How to distinguish insoluble problems from great opportunities? Start by listening, a changemaker says

Communities / Article

By Belinda Turner Lawrence, VP/CAO

At the Independent Sector conference this week, I was asked to facilitate a conversation about working with others amid change, to make change. While change has been a constant of my career, the conversation among non-profit leaders felt especially pertinent as I prepare to retire from Knight Foundation next month after 15 years in philanthropy.   

As moderator Barbara Kibbee of pressed the group to dig deeply, I asked myself what aspects of my experience were most relevant, as a new generation of leaders with new approaches to problem-solving, began to move up through the sector. The answer is almost everything I’ve learned about working together amid change is relevant, only more so, as change accelerates and partnerships becomes even more essential.

Here’s why most people don’t automatically embrace change. We bring our whole selves to decisions we make, based in part on our experience and in part on what we’ve heard from media or experts or other outside influencers. We tend to stay in familiar silos, react to new things with human complexity and offer value-laden solutions. We don’t naturally greet new ideas with an openness to explore and entertain them.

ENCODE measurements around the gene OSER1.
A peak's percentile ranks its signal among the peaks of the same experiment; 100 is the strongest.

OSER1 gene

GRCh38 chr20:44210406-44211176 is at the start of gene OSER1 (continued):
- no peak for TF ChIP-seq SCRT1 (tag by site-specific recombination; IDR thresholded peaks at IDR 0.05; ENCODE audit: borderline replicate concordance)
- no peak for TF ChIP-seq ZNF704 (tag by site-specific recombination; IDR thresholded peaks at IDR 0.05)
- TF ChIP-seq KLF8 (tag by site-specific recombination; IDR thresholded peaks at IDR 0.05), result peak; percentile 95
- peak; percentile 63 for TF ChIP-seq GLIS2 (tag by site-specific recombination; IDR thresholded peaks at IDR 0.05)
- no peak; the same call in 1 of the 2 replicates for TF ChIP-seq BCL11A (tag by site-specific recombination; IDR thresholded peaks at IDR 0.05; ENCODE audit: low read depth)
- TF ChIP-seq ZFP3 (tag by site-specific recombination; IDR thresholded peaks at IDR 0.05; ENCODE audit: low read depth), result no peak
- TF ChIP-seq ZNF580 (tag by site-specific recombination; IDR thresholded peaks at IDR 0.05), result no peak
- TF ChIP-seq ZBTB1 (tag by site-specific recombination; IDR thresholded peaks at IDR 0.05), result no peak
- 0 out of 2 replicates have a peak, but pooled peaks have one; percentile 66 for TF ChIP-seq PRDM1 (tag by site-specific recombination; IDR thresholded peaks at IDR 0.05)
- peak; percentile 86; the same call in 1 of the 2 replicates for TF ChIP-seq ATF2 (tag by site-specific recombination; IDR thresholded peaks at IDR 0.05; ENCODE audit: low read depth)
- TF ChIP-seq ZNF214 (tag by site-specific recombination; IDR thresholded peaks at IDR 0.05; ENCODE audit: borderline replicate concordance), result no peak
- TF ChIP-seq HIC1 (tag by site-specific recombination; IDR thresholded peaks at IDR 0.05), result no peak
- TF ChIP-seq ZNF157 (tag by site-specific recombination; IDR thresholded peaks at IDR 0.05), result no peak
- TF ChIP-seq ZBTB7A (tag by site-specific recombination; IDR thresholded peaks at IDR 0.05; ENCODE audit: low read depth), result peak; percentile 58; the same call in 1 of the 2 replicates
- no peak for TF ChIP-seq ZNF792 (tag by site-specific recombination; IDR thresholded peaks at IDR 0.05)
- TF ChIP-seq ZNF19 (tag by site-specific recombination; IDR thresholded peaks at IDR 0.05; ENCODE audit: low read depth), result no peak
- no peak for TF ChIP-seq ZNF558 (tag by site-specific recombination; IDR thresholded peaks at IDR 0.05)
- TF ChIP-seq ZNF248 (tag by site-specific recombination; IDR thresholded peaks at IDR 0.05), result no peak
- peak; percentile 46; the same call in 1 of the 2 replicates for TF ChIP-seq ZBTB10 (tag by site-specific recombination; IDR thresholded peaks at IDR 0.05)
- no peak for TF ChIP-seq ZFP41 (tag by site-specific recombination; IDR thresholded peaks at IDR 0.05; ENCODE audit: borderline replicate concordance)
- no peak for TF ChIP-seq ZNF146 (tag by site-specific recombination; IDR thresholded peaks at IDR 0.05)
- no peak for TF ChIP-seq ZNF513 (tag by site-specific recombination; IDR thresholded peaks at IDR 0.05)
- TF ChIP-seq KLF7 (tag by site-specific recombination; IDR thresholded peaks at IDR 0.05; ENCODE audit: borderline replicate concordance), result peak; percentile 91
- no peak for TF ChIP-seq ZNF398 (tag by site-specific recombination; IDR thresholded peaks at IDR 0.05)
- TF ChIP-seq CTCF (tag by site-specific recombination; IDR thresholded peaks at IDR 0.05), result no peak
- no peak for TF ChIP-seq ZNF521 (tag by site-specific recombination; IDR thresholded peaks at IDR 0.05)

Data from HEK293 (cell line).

The gap can be even bigger between established leaders and the next generation, who come into the non-profit world believing, mostly correctly, that the solutions of the last century no longer work. What does still work, however, is engaging with others and embracing change. Here’s what I’ve learned about doing it:

  • Have courage. Don’t be afraid. Consider change as opportunity, not turbulence and disruption.
  • Listen empathically.  Be present and balanced.  Articulate the counter-argument. Consider another’s perspective.
  • Be nimble. Expect the opportunity.
  • Remember, it isn’t all about you. Okay, you don’t have to walk a mile in someone else’s shoes, but try 10 steps.  Find where needs meet.  Where is the intersection?  Where does common ground exist?  Soften your hard line. Get to know the other person, their story, be in their space. Experience how that influences your perspective.
  • Act ethically. Be transparent and authentic with honor and integrity.

John W. Gardner, American statesman and founding chair of Independent Sector said, “We are all faced with a series of great opportunities – brilliantly disguised as insoluble problems.” How to see through the disguise? Start by recognizing that working with others, in challenging circumstances, is a great opportunity. In fact, helping others realize their potential may be the most powerful way there is to make change.

By Belinda Lawrence, vice president and chief administrative officer at Knight Foundation